What is your favorite Mythical creature ?

by 5go 82 Replies latest watchtower bible

  • Abandoned

    5go, Is that your own figurine? I love that. Whenever I'd play a wizard or sorcerer in d&d, I'd always hope to get a pseudo-dragon.

  • SirNose586

    It's hard for me to peg down one in particular. In Native American myths, I am reminded of the trickster coyote who shapes the land through his cunning. In African folk tales, I always enjoyed reading about Anansi, the spider who also was able to fool all the other animals. There was a story I remember, which had a monkey who tricked the hippopotamus.

    I had a book of these stories. I can't find it now.

  • 5go

    I wonder if the kitsune legend had any influence on my childhood favorite disney movie

  • lonelysheep

    Falcor from The Neverending Story

  • TresHappy

    Definitely Pan. I was so scared of this creature when I saw his photo as a child....

  • 5go

    5go, Is that your own figurine? I love that. Whenever I'd play a wizard or sorcerer in d&d, I'd always hope to get a pseudo-dragon.
    No I got it off google it's a McFarlane's dragon Spawn line . Though if I see one I am getting it.

  • 5go
    Jesus the christ, the messiah, who comes to the earth w a light brighter than the sun. All israel instantly believes and is converted. Then, a bunch of other stuff happens, although exactly what and in what order is in dispute.

    I think you need to go to my what is your favorite pagan god topic surprised no one thought of it.

  • betterdaze

    Nessie the Loch Ness monster. Always wanted to throw cabbages to him like Holly fed the dinos on "Land of the Lost."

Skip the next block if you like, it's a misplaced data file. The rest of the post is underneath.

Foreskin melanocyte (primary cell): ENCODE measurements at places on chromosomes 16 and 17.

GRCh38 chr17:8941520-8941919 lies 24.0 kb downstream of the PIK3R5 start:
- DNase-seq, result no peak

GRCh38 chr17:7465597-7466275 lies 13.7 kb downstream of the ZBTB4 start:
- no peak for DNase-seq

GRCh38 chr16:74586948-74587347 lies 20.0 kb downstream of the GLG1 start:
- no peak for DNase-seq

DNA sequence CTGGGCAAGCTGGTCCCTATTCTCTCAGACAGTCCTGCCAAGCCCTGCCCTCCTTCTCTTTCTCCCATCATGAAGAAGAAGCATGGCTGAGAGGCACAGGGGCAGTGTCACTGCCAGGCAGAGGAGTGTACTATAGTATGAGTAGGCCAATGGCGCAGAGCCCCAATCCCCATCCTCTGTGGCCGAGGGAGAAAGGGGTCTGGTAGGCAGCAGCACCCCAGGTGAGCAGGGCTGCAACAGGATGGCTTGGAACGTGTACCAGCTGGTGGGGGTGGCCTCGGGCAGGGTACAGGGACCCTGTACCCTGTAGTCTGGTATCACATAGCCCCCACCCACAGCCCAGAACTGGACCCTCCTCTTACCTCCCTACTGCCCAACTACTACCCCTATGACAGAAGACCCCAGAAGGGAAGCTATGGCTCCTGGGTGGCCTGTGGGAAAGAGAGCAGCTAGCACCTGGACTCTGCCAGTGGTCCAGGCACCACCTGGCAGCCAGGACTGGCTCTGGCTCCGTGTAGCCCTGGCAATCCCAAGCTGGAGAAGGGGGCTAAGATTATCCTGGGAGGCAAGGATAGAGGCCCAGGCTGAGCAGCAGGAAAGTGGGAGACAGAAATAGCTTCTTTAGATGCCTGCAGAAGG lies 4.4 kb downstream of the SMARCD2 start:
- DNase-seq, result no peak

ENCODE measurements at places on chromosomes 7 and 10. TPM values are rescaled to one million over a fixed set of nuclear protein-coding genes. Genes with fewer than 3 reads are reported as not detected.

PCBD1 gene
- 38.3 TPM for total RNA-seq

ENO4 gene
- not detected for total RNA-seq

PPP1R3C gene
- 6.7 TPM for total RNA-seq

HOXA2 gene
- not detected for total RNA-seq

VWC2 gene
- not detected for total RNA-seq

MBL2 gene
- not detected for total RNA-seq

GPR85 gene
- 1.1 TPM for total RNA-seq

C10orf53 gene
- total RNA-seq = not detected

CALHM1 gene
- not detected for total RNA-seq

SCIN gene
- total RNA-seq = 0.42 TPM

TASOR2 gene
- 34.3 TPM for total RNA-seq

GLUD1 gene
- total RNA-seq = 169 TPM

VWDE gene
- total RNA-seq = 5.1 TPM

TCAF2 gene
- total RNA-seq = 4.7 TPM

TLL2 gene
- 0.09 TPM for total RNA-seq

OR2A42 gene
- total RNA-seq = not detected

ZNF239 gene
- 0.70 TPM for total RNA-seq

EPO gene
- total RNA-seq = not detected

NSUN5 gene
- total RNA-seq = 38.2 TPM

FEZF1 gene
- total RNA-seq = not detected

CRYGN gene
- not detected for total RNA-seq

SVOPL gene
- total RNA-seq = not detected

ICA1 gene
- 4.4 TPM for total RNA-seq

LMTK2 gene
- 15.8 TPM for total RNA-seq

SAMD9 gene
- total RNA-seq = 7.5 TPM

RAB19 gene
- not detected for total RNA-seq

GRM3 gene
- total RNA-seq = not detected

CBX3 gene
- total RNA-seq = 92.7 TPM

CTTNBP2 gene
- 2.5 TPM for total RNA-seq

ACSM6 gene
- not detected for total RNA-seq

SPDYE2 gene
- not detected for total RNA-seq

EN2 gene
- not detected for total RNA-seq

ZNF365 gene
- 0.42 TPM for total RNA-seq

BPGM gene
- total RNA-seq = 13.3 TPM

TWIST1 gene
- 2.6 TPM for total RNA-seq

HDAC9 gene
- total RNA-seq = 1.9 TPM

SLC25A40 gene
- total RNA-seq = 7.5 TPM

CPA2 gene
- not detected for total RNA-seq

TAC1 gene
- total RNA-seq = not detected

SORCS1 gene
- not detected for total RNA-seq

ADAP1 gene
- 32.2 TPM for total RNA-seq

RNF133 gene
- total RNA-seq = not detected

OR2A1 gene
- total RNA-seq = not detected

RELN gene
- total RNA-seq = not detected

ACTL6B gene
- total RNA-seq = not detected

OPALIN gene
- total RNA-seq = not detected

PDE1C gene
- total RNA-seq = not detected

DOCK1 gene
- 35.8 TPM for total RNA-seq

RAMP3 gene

• RubaDub

    I always thought Mr. Clean was pretty cool.

    Rub a Dub

  • BlackSwan of Memphis
    BlackSwan of Memphis

    The phoenix


    In ancient Egyptian mythology and in myths derived from it, the phoenix or phœnix is a mythical sacred firebird.

    Said to live for 500 or 1461 years (depending on the source), the phoenix is a bird with beautiful gold and red plumage. At the end of its life-cycle the phoenix builds itself a nest of cinnamon twigs that it then ignites; both nest and bird burn fiercely and are reduced to ashes, from which a new, young phoenix arises. The new phoenix embalms the ashes of the old phoenix in an egg made of myrrh and deposits it in the Egyptian city of Heliopolis ("the city of the sun" in Greek). The bird was also said to regenerate when hurt or wounded by a foe, thus being almost immortal and invincible — a symbol of fire and divinity. Tears from a phoenix can heal wounds.

    Although descriptions (and life-span) vary, the phoenix (Bennu bird) became popular in early Christian art, literature and Christian symbolism, as a symbol of Christ, and further, represented the resurrection, immortality, and the life-after-death of Jesus Christ.

    Originally, the phoenix was identified by the Egyptians as a stork or heron-like bird called a benu, known from the Book of the Dead and other Egyptian texts as one of the sacred symbols of worship at Heliopolis, closely associated with the rising sun and the Egyptiansun-godRa.


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